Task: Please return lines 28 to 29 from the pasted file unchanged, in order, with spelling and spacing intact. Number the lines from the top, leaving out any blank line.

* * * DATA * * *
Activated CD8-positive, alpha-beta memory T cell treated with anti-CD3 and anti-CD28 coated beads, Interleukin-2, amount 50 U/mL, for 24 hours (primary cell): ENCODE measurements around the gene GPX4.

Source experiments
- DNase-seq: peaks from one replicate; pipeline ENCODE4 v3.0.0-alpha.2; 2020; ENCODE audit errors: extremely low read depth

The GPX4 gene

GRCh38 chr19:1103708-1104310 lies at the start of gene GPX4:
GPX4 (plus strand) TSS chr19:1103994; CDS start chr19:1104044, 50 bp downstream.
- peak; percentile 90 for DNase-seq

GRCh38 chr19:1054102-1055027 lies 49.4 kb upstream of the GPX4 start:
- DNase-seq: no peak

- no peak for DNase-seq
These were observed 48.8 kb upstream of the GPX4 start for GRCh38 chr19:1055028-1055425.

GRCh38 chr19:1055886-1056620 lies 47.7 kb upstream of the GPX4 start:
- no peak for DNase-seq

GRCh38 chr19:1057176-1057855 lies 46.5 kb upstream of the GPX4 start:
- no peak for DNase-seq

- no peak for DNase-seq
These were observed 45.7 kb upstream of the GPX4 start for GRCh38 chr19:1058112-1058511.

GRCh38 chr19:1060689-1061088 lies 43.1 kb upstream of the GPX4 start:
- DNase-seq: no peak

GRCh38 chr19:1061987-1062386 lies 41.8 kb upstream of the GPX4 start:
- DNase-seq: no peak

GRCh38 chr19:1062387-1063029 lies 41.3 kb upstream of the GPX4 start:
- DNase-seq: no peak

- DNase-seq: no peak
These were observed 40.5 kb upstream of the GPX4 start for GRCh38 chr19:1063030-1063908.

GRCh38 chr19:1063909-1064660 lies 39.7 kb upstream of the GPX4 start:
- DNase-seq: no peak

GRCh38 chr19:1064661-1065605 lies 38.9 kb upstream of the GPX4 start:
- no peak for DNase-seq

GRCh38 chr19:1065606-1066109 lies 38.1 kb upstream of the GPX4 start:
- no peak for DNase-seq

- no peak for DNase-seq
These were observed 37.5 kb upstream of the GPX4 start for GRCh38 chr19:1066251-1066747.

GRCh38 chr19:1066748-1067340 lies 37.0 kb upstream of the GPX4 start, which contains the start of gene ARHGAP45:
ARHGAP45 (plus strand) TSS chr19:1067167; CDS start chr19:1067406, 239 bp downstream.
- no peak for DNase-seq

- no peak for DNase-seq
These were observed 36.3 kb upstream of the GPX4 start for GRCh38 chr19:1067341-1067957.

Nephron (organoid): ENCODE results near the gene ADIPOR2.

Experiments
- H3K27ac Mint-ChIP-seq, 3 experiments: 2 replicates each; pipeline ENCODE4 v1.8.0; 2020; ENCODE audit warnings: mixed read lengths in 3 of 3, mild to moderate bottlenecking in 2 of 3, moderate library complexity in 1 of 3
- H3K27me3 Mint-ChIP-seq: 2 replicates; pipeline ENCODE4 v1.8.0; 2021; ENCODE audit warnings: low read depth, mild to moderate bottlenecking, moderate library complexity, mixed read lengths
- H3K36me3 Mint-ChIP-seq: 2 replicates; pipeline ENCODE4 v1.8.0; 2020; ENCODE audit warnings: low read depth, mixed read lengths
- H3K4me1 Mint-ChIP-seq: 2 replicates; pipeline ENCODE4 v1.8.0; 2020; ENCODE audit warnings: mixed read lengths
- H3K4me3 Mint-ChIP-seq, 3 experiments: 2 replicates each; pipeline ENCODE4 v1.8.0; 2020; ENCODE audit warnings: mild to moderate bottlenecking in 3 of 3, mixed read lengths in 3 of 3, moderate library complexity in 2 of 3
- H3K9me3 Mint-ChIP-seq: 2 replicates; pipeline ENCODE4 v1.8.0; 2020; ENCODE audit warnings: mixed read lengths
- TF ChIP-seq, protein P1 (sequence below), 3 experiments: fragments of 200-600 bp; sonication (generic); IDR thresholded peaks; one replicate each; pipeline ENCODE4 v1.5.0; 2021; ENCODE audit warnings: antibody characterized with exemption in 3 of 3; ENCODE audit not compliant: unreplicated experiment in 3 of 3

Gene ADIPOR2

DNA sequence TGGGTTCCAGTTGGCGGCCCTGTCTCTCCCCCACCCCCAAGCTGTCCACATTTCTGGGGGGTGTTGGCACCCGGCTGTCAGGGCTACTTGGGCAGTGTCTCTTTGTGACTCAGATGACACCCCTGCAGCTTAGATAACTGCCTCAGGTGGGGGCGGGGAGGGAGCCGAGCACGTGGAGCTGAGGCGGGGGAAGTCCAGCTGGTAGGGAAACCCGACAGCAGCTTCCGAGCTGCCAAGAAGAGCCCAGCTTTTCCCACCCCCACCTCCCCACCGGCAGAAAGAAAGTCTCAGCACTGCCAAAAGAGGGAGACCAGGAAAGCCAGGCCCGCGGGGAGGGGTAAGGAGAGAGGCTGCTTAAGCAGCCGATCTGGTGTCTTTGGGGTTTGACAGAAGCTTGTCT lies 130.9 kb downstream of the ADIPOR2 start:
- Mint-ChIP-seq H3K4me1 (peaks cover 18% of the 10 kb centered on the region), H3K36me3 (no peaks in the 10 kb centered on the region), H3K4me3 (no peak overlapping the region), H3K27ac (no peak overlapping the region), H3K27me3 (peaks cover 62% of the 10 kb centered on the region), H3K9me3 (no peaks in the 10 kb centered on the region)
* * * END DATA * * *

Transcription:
GRCh38 chr19:1064661-1065605 lies 38.9 kb upstream of the GPX4 start:
- no peak for DNase-seq